TC,

The "agreed upon" estimate of total spill is 4.9 Million barrels, which is roughly 600,000 Tonnes. So probably best to leave it at that, even though there are those who disagree?

Skepticus
1.8 / 5 (5) Sep 16, 2012
People are being disingenuous in glossing over the amounts involved in the BP oil spill, the amount eating by bacteria, in comparison to natural/ annual oil seeps. What they are glossing over is the damages a very high hydrocarbon concentration in a small locale in a very short time can do. To make an analogy, you body can take a few glasses of whiskey per day for decades with relative minimal harm, but to drain a bottle or two a day will surely send you to hospital or the morgue. Nature is not so different. It can only takes so much at anyone place at anyone time to be able to overcome the damage.
NotParker
1.6 / 5 (7) Sep 16, 2012
People are being disingenuous in glossing over the amounts involved in the BP oil spill, the amount eating by bacteria, in comparison to natural/ annual oil seeps. What they are glossing over is the damages a very high hydrocarbon concentration in a small locale in a very short time can do. To make an analogy, you body can take a few glasses of whiskey per day for decades with relative minimal harm, but to drain a bottle or two a day will surely send you to hospital or the morgue. Nature is not so different. It can only takes so much at anyone place at anyone time to be able to overcome the damage.


Science says nature adapts. Some people think it cannot adapt.

I agree the world would be better off if there are no oil spills. And we should work on hard on learning from the accident and try to make sure it doesn't happen again.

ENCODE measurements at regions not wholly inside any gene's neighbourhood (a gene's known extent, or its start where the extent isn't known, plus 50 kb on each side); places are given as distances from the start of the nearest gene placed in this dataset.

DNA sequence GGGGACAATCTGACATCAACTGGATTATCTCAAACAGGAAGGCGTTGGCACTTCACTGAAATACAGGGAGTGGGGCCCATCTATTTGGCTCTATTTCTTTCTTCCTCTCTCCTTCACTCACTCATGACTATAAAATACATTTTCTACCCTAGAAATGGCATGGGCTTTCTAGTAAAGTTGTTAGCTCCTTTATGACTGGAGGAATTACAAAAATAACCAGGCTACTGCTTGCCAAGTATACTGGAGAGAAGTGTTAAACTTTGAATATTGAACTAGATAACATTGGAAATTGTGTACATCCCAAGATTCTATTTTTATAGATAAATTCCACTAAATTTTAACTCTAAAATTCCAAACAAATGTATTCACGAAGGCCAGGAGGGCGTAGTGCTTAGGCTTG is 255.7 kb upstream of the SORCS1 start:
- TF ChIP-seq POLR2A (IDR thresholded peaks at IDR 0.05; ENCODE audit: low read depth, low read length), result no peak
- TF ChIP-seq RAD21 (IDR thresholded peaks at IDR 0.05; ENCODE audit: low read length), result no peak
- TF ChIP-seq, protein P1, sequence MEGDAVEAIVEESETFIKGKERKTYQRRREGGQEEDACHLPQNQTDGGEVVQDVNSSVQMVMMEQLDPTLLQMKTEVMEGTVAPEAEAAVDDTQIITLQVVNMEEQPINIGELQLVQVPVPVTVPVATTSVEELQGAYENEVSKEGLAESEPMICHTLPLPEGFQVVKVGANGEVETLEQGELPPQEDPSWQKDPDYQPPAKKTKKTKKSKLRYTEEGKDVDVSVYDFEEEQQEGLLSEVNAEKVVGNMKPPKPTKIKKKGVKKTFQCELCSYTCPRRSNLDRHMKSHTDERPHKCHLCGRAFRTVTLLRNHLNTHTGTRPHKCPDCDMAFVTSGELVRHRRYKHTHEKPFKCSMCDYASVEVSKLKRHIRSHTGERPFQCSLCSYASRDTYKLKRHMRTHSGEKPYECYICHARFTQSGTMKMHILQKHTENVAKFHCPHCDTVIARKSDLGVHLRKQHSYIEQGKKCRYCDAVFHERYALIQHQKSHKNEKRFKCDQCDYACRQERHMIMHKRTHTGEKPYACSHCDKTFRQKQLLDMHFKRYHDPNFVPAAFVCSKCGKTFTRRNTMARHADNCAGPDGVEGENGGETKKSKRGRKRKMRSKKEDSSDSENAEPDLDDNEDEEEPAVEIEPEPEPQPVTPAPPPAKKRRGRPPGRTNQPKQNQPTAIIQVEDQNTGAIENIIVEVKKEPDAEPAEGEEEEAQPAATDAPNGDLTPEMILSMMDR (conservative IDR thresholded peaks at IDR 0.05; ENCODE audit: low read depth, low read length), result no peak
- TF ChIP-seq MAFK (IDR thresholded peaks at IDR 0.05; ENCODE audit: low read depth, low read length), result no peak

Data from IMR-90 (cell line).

The ocean near California survives 25 tons of oil a day and has survived 100s of thousands of years.
Caliban
1 / 5 (1) Sep 17, 2012
The ocean near California survives 25 tons of oil a day and has survived 100s of thousands of years.


No, NutPecker:

"The Coal Oil Point seep field offshore from Santa Barbara, California [...]releases about 40 tons per day of methane and about 19 tons of reactive organic gas (ethane, propane, butane and higher hydrocarbons), about twice the hydrocarbon air pollution released by all the cars and trucks in the county in 1990.[1]

Now pay attention...

[[This seep also releases on the order of 100 to 150 barrels (16 to 24 m3) of liquid petroleum per day.]] The field produces about 9 cubic meters of natural gas per barrel of petroleum.[2]"

That's the equivalent of about 12-18 tonnes/day of oil(liquid petro), at shallow depth, only part of which is consumed by bacteria. The rest is volatile/reactive organic compounds released as atmospheric pollutants/greenhouse gases.

Big difference from your picture. Read the wiki article. Your departure from the facts is a LIE.

NotParker
1.6 / 5 (7) Sep 17, 2012
The ocean near California survives 25 tons of oil a day and has survived 100s of thousands of years.


"According to new findings by scientists from the University of California at Santa Barbara (UCSB) and the Woods Hole Oceanographic Institution (WHOI), that's how much oil has made its way into sediments offshore from petroleum seeps near Coal Oil Point off Goleta, Calif., in the Santa Barbara Channel.

These natural seeps release some 20 to 25 tons of oil daily, "providing an ideal laboratory to investigate the fate of oil in the coastal ocean," says oceanographer David Valentine of UCSB."

http://www.nsf.go...d=114651

AGW = Abusive Low IQ Thugs.
Caliban
not rated yet Sep 17, 2012
http://www.nsf.gov/news/news_summ.jsp?cntn_id=114651

AGW = Abusive Low IQ Thugs.


Always easy to ignore the details, distort the facts, and cherry- peck, isn't it, NutPecker.

This is what qualifies you as a Deliberate Liar, and therefore worthy of nothing more than contempt.

Get used to it.